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The external fund manager backed by Berkshire Hathaway's Charlie Munger, Li Lu, makes no bones about it when he says 'The biggest investment risk is not the volatility of prices, but whether you will suffer a permanent loss of capital.' So it seems the smart money knows that debt - which is usually involved in bankruptcies - is a very important factor, when you assess how risky a company is. Importantly, Nova Measuring Instruments Ltd. (NASDAQ:NVMI) does carry debt. But the real question is whether this debt is making the company risky.
When Is Debt Dangerous?
Debt assists a business until the business has trouble paying it off, either with new capital or with free cash flow. In the worst case scenario, a company can go bankrupt if it cannot pay its creditors. However, a more frequent (but still costly) occurrence is where a company must issue shares at bargain-basement prices, permanently diluting shareholders, just to shore up its balance sheet. Of course, debt can be an important tool in businesses, particularly capital heavy businesses. When we think about a company's use of debt, we first look at cash and debt together.
What Is Nova Measuring Instruments's Net Debt?
The image below, which you can click on for greater detail, shows that at December 2020 Nova Measuring Instruments had debt of US$178.8m, up from none in one year. However, its balance sheet shows it holds US$423.9m in cash, so it actually has US$245.1m net cash.
A Look At Nova Measuring Instruments' Liabilities
The latest balance sheet data shows that Nova Measuring Instruments had liabilities of US$60.9m due within a year, and liabilities of US$223.3m falling due after that. On the other hand, it had cash of US$423.9m and US$63.3m worth of receivables due within a year. So it actually has US$202.9m more liquid assets than total liabilities.
This short term liquidity is a sign that Nova Measuring Instruments could probably pay off its debt with ease, as its balance sheet is far from stretched. Succinctly put, Nova Measuring Instruments boasts net cash, so it's fair to say it does not have a heavy debt load!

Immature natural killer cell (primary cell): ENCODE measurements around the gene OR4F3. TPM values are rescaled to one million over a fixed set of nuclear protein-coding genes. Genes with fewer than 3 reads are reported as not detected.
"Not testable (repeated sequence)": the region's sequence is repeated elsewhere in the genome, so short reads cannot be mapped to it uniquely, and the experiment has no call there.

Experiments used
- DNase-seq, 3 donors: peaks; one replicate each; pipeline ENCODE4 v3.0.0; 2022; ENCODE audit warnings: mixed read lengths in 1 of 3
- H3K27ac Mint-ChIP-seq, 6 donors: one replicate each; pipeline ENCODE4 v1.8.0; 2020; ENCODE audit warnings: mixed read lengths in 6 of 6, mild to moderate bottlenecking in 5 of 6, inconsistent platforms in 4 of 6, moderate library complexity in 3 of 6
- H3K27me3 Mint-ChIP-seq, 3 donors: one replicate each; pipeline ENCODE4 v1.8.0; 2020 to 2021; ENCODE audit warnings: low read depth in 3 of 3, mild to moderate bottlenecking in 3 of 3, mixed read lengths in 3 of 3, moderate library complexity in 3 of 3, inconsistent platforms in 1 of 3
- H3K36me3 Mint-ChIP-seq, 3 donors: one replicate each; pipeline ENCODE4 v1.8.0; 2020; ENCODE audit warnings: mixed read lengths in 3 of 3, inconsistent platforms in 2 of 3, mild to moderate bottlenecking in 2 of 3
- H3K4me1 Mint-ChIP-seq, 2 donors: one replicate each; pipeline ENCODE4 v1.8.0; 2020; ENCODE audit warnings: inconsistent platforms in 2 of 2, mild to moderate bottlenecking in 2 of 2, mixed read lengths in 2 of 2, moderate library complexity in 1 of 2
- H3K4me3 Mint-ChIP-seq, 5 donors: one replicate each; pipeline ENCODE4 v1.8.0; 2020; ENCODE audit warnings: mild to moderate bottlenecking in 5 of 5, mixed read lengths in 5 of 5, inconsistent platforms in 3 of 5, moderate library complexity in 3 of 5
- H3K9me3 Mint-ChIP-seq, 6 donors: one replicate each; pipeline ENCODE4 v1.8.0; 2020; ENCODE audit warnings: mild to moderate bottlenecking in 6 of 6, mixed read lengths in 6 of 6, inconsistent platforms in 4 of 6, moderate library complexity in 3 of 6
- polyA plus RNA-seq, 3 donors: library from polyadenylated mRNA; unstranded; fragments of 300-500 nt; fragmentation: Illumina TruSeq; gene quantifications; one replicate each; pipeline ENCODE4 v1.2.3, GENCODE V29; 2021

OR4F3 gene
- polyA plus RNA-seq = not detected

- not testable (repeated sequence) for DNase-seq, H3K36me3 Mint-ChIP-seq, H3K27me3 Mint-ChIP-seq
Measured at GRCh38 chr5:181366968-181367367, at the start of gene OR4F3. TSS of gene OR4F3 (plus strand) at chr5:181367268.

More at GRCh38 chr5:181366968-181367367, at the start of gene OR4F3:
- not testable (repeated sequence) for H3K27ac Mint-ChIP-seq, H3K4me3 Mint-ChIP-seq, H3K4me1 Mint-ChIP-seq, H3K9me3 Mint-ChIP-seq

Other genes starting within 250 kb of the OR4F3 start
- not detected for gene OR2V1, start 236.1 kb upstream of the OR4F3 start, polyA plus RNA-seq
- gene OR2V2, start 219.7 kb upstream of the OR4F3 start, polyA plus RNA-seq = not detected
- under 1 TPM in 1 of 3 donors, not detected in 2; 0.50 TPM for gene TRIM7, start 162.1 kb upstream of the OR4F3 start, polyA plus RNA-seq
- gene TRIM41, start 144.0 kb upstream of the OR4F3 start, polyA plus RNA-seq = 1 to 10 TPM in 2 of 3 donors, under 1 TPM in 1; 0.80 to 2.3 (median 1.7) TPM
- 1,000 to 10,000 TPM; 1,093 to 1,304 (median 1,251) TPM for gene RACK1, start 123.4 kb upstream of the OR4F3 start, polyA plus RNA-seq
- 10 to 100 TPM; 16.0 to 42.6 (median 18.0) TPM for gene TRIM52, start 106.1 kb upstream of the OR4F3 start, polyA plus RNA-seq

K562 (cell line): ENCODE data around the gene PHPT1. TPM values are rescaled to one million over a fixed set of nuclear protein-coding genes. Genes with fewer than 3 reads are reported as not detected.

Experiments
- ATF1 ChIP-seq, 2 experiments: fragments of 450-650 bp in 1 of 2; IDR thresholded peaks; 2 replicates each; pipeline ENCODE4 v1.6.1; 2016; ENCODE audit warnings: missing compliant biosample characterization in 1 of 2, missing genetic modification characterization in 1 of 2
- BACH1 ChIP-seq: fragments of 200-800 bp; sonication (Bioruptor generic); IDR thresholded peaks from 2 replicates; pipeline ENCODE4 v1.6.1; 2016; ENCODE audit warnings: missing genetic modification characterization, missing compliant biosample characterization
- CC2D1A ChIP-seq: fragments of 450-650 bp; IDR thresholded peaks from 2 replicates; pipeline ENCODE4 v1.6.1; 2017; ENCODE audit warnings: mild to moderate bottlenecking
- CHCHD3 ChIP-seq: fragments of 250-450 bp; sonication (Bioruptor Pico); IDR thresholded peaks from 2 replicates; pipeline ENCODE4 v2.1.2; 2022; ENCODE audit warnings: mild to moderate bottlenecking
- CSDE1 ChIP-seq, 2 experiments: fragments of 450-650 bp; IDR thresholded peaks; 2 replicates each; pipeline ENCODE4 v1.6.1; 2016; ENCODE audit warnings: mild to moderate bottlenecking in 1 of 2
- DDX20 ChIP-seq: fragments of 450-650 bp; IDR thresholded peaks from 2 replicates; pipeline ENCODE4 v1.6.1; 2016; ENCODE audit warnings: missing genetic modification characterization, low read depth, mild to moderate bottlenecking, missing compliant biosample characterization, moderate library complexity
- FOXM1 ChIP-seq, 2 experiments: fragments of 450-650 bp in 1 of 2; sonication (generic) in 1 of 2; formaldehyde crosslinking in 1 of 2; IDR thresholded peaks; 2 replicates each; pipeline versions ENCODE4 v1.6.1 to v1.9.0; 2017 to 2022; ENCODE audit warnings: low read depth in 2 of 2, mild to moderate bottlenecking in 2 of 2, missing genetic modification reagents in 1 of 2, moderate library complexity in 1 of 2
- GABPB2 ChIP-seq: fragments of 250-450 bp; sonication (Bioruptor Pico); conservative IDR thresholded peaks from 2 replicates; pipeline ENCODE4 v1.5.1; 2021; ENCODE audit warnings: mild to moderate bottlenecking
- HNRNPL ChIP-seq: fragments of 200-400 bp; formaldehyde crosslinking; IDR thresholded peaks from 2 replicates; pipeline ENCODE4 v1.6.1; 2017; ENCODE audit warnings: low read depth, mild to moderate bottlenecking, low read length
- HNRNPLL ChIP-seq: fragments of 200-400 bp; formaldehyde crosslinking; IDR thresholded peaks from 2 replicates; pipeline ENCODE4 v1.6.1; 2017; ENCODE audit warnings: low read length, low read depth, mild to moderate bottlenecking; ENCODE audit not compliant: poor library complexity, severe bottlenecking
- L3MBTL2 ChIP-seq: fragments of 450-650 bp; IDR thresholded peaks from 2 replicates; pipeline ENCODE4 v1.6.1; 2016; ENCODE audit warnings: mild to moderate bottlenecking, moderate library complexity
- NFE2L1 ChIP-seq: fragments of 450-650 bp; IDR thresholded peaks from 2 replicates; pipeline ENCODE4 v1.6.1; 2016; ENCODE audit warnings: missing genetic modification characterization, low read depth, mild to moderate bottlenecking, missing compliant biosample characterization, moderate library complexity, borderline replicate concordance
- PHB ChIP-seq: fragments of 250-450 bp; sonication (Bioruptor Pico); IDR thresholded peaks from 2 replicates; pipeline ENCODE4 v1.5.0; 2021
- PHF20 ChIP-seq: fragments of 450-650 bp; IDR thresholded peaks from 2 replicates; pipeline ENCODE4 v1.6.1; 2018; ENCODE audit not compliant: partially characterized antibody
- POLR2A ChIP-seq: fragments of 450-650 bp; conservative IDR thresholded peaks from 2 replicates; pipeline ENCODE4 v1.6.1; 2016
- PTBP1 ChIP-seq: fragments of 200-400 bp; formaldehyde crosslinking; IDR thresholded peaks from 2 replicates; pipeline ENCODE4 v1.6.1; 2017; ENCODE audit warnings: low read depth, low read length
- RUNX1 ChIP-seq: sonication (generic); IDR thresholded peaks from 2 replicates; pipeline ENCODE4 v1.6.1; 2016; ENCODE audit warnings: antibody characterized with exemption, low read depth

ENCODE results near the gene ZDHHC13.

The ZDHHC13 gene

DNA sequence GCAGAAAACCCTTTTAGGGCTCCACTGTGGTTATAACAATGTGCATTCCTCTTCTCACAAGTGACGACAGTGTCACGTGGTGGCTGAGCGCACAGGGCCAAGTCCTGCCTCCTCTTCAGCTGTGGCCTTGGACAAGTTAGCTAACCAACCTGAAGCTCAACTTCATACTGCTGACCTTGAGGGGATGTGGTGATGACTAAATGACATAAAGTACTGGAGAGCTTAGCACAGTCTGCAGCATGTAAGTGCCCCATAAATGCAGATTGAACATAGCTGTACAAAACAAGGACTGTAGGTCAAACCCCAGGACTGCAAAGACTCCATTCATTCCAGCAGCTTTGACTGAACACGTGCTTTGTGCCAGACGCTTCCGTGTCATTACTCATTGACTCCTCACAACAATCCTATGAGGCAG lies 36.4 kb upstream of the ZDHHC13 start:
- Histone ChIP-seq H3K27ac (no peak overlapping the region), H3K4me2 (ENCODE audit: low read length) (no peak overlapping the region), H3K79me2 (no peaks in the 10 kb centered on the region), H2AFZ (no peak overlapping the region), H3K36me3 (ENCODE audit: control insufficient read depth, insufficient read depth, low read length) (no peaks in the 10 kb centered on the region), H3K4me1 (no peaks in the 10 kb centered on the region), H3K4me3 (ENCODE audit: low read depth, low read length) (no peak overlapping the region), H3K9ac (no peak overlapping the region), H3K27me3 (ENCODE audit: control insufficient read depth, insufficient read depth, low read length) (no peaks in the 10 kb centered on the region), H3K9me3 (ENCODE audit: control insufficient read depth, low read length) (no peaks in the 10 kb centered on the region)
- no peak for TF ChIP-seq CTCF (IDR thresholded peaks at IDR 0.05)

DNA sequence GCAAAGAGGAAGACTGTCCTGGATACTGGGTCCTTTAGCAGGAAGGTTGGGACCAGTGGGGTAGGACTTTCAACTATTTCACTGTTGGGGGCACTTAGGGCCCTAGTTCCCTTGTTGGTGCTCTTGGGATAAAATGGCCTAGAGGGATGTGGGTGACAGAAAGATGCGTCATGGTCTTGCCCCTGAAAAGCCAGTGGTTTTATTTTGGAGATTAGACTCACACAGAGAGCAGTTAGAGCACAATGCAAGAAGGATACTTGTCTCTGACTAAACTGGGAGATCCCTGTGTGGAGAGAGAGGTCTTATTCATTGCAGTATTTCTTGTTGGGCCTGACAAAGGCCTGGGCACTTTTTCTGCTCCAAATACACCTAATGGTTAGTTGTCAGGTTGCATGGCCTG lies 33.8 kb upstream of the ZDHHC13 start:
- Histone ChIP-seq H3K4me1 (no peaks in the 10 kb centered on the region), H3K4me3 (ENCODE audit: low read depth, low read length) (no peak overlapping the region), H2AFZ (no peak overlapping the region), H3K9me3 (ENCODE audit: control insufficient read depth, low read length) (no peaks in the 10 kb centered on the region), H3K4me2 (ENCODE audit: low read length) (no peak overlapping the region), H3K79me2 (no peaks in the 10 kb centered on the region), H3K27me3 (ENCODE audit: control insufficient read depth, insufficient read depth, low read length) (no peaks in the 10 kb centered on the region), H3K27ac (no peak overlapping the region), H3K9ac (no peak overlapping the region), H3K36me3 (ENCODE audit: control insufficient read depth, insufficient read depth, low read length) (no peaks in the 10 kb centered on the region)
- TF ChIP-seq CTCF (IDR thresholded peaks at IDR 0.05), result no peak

On top of that, Nova Measuring Instruments grew its EBIT by 52% over the last twelve months, and that growth will make it easier to handle its debt. When analysing debt levels, the balance sheet is the obvious place to start. But ultimately the future profitability of the business will decide if Nova Measuring Instruments can strengthen its balance sheet over time. So if you're focused on the future you can check out this free report showing analyst profit forecasts.
Finally, a company can only pay off debt with cold hard cash, not accounting profits. Nova Measuring Instruments may have net cash on the balance sheet, but it is still interesting to look at how well the business converts its earnings before interest and tax (EBIT) to free cash flow, because that will influence both its need for, and its capacity to manage debt. During the last three years, Nova Measuring Instruments produced sturdy free cash flow equating to 70% of its EBIT, about what we'd expect. This cold hard cash means it can reduce its debt when it wants to.
While it is always sensible to investigate a company's debt, in this case Nova Measuring Instruments has US$245.1m in net cash and a decent-looking balance sheet. And we liked the look of last year's 52% year-on-year EBIT growth. So we don't think Nova Measuring Instruments's use of debt is risky. When analysing debt levels, the balance sheet is the obvious place to start. However, not all investment risk resides within the balance sheet - far from it. Case in point: We've spotted 2 warning signs for Nova Measuring Instruments you should be aware of.
If, after all that, you're more interested in a fast growing company with a rock-solid balance sheet, then check out our list of net cash growth stocks without delay.
This article by Simply Wall St is general in nature. It does not constitute a recommendation to buy or sell any stock, and does not take account of your objectives, or your financial situation. We aim to bring you long-term focused analysis driven by fundamental data. Note that our analysis may not factor in the latest price-sensitive company announcements or qualitative material. Simply Wall St has no position in any stocks mentioned.
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